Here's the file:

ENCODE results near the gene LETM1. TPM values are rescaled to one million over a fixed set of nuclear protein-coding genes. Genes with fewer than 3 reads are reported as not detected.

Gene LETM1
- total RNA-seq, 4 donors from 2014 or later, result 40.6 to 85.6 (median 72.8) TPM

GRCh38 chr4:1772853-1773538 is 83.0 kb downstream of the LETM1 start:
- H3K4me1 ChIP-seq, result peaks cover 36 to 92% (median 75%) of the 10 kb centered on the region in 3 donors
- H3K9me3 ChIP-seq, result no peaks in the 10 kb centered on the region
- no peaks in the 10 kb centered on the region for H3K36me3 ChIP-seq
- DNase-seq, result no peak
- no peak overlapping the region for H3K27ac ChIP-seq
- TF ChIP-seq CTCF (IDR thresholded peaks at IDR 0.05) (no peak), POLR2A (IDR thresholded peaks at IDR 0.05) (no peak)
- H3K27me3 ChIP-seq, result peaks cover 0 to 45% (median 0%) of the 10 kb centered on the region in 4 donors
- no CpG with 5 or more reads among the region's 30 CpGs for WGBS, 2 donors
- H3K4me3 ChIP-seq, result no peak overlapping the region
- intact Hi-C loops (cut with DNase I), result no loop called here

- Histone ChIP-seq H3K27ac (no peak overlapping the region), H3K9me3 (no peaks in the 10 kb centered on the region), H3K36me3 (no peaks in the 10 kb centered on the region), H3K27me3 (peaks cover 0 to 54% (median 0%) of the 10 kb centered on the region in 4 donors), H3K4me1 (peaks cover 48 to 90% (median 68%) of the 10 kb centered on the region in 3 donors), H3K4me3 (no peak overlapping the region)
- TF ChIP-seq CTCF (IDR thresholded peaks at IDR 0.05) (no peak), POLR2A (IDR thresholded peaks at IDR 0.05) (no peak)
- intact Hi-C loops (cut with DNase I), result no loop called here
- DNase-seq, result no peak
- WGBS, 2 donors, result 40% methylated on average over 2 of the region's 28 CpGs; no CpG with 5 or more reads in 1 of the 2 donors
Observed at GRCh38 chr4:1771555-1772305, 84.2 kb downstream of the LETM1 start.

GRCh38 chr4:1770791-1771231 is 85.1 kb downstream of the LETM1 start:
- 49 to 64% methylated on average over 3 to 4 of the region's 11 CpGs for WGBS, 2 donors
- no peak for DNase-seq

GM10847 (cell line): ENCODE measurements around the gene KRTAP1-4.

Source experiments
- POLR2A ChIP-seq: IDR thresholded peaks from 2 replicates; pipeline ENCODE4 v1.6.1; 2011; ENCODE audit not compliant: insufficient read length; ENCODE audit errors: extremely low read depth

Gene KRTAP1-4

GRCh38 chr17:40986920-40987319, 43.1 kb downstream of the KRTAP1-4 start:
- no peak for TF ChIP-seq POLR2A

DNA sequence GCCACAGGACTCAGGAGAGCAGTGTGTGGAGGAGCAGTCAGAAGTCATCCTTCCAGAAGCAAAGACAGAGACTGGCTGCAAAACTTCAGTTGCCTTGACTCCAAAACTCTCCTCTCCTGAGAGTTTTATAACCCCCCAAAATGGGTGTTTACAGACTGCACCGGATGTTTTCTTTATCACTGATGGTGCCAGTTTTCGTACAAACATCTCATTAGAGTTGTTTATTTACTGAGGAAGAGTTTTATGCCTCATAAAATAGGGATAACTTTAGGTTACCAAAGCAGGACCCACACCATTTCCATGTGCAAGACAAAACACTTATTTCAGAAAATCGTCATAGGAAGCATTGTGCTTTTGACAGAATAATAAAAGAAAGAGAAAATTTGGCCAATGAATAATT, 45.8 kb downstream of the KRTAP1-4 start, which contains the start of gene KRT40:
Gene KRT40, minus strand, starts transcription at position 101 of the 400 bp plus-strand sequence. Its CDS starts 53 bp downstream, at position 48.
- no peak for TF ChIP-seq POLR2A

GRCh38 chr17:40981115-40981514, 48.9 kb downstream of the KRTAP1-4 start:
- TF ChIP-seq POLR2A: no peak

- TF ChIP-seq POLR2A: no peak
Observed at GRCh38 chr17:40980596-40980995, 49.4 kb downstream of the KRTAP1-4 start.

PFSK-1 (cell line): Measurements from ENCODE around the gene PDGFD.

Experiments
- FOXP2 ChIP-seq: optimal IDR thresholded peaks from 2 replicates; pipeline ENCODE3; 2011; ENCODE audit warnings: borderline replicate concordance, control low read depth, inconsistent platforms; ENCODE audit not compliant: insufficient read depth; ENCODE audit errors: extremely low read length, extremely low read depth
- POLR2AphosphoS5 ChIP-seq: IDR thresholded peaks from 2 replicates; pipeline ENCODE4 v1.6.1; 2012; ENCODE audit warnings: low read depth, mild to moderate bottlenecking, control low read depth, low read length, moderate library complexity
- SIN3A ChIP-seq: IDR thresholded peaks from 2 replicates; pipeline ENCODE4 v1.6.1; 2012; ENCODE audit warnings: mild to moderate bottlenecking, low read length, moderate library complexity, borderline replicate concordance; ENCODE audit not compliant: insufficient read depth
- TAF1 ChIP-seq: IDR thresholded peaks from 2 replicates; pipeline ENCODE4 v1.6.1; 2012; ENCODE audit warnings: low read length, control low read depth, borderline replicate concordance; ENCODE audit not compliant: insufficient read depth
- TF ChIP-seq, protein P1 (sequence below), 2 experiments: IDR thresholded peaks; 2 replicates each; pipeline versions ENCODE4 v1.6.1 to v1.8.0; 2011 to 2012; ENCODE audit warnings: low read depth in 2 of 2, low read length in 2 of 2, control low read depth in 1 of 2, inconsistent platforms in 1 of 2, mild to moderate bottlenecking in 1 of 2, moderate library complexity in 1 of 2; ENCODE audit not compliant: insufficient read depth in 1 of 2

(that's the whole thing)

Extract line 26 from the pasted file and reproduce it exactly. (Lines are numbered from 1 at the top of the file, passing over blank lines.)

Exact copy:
- POLR2A ChIP-seq: IDR thresholded peaks from 2 replicates; pipeline ENCODE4 v1.6.1; 2011; ENCODE audit not compliant: insufficient read length; ENCODE audit errors: extremely low read depth